Zak Stein studied educational neuroscience, human development, and the philosophy of education at Harvard University. He is currently researching the relations between education, human development, and the evolution of civilizations at the Ronin Institute and served as the Co-President and Academic Director of the activist think-tank at the Center for Integral Wisdom, now The Center for World Philosophy and Religion.

~ Adapted from the information on his website

Selected Works (in chronological order)

We, moderns but especially Americans, have a fundamental misunderstanding of cognitive development: we assume that higher-level functioning is always desired and so disparage and neglect fundamental cognitive skills.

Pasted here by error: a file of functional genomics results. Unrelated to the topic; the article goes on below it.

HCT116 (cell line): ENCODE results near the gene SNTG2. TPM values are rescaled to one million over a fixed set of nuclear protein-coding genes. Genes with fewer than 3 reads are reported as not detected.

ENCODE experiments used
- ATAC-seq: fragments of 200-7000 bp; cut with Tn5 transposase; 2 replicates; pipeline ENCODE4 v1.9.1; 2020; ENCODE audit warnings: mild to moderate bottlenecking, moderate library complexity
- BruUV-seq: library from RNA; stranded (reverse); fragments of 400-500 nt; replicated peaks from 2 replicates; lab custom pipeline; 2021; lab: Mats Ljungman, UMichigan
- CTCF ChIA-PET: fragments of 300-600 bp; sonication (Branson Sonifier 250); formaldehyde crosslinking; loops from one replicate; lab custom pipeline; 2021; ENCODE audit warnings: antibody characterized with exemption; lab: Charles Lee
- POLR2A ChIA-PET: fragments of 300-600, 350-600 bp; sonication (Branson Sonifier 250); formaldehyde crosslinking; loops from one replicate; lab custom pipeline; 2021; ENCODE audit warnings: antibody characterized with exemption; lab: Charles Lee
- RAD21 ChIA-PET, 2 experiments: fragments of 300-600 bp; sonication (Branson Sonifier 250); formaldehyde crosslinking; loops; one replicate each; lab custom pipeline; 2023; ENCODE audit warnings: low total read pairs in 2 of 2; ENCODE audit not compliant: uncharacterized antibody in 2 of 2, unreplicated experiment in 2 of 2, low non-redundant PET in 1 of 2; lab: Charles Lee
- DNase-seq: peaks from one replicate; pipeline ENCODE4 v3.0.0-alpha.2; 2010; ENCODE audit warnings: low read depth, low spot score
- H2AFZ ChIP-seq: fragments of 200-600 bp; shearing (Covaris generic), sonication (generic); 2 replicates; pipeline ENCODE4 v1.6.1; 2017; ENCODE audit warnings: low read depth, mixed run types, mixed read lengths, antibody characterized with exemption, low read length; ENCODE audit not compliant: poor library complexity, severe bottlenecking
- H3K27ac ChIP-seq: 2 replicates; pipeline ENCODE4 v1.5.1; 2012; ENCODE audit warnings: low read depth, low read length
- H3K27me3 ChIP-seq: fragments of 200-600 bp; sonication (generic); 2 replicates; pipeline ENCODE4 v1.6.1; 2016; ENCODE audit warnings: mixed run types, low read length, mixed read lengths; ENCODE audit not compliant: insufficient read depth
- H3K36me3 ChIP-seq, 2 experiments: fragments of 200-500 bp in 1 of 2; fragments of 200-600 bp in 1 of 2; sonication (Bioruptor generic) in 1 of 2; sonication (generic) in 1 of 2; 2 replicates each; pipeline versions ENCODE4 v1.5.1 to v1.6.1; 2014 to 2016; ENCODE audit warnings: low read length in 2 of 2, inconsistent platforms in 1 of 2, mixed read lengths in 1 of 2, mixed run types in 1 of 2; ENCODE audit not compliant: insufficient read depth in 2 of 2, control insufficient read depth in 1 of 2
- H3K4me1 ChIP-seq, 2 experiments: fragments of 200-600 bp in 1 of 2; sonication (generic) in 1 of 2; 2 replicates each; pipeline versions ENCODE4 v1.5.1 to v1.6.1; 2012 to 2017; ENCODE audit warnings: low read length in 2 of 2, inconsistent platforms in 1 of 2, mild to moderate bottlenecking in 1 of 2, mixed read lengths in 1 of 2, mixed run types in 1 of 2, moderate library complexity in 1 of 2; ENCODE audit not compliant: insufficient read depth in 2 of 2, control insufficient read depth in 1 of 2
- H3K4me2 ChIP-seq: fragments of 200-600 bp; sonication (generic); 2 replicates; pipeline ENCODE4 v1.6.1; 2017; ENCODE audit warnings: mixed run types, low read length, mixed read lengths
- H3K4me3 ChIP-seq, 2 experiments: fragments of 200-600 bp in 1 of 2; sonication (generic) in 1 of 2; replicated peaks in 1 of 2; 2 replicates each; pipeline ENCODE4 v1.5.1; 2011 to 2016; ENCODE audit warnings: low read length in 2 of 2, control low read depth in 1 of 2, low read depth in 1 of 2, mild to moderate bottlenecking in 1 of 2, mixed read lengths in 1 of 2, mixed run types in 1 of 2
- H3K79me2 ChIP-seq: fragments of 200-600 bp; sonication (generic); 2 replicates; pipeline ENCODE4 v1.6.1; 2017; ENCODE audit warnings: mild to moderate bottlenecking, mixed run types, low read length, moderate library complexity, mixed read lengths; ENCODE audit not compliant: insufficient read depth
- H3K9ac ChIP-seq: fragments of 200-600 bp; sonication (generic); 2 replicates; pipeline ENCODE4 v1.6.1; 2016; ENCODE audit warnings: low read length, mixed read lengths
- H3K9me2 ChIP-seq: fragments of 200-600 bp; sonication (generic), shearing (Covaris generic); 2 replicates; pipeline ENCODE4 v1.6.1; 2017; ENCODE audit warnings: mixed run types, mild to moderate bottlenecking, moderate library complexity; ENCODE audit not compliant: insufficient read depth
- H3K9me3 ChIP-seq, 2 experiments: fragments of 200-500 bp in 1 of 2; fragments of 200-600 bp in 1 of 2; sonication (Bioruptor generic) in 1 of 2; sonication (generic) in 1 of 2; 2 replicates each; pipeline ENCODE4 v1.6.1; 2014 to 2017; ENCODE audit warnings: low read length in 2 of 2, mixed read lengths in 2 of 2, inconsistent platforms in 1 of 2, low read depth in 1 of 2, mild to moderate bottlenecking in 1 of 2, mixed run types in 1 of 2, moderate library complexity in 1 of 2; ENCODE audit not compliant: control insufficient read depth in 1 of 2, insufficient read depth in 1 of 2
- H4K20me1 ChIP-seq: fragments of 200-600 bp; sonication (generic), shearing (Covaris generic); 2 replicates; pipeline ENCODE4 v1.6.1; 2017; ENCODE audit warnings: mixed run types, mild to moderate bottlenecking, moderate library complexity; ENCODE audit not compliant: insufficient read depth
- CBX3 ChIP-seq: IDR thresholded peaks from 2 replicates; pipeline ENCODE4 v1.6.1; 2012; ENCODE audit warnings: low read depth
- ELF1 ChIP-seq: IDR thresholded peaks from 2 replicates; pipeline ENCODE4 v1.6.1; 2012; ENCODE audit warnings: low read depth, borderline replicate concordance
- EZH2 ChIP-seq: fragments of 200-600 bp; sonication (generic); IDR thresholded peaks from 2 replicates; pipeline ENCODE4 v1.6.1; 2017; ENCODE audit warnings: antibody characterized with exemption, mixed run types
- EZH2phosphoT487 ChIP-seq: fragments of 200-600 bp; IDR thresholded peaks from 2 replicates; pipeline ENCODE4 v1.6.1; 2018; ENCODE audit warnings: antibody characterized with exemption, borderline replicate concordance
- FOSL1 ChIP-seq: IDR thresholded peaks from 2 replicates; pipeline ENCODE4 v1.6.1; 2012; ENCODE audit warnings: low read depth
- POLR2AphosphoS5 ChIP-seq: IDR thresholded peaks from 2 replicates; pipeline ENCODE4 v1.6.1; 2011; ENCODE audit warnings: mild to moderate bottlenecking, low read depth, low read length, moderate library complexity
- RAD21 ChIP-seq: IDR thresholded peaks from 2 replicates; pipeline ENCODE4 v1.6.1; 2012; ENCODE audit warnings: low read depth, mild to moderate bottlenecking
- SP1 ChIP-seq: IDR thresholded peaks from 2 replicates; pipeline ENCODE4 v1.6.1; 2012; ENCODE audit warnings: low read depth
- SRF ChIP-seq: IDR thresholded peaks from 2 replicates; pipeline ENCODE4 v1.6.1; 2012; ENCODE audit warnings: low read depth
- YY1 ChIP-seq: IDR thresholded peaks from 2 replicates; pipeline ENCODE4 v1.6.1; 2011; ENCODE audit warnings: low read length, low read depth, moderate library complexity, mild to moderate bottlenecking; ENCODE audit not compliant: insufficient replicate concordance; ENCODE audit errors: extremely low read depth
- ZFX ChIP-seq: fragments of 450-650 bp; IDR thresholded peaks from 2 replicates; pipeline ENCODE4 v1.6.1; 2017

In general, we humans are a self-interpreting species for whom the practice of recollecting and redescribing ourselves is a crucial necessity. For us the reconstruction of identity is a continuous process wherein the past is selectively crafted into a history. It is a creative and self-constitutive exercise. We come to know each other and ourselves not by exchanging resumes (mere inventories of events), but by telling our stories. And our stories change as we do; they reflect what actually happened and what we think is worth remembering, they reflect who we were, who we are, and who we would like to become.